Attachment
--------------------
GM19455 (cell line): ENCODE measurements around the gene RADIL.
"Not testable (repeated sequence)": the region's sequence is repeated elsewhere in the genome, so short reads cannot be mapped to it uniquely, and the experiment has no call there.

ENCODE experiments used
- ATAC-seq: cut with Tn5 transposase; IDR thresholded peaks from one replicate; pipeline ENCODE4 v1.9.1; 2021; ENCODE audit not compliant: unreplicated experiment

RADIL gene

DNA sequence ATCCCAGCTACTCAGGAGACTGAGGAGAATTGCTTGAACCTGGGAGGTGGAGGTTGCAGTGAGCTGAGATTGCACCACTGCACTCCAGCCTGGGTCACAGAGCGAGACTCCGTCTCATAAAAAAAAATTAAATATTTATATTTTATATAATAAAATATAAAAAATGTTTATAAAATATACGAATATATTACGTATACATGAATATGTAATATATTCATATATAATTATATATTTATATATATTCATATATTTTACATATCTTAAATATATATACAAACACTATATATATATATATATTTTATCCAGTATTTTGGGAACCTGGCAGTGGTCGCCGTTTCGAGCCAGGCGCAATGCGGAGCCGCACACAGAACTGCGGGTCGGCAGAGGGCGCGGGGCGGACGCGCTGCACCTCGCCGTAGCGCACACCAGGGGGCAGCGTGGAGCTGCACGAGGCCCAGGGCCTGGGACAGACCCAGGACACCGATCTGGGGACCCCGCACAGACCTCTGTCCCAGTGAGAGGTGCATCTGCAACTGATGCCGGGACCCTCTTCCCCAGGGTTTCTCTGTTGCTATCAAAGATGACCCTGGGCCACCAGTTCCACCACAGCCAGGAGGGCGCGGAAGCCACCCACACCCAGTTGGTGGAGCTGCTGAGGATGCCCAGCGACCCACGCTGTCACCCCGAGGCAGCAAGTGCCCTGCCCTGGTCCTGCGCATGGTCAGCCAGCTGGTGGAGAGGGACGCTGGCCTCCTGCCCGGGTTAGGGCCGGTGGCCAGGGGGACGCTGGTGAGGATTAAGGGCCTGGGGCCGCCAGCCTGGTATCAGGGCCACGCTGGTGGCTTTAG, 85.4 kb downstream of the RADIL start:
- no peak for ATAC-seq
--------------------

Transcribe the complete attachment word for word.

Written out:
GM19455 (cell line): ENCODE measurements around the gene RADIL.
"Not testable (repeated sequence)": the region's sequence is repeated elsewhere in the genome, so short reads cannot be mapped to it uniquely, and the experiment has no call there.

ENCODE experiments used
- ATAC-seq: cut with Tn5 transposase; IDR thresholded peaks from one replicate; pipeline ENCODE4 v1.9.1; 2021; ENCODE audit not compliant: unreplicated experiment

RADIL gene

DNA sequence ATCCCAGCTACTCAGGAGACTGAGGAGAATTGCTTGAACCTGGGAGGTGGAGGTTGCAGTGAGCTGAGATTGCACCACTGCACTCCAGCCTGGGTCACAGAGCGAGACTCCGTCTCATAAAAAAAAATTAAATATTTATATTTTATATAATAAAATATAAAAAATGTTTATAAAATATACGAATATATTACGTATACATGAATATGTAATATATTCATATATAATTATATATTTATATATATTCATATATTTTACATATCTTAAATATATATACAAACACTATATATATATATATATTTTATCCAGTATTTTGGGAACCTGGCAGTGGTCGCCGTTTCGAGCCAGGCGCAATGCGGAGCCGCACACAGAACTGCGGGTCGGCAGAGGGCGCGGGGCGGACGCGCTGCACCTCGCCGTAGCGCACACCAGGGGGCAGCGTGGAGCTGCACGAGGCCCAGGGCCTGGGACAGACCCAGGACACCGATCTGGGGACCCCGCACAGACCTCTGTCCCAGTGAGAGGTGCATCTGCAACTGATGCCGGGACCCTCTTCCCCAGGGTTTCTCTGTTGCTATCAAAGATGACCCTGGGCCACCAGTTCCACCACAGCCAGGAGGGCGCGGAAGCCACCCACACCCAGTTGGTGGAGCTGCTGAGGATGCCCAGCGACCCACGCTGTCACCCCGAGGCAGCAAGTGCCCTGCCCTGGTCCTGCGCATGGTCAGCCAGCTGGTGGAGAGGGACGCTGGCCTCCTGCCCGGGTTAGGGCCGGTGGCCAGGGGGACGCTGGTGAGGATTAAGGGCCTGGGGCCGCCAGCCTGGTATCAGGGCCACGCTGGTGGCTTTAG, 85.4 kb downstream of the RADIL start:
- no peak for ATAC-seq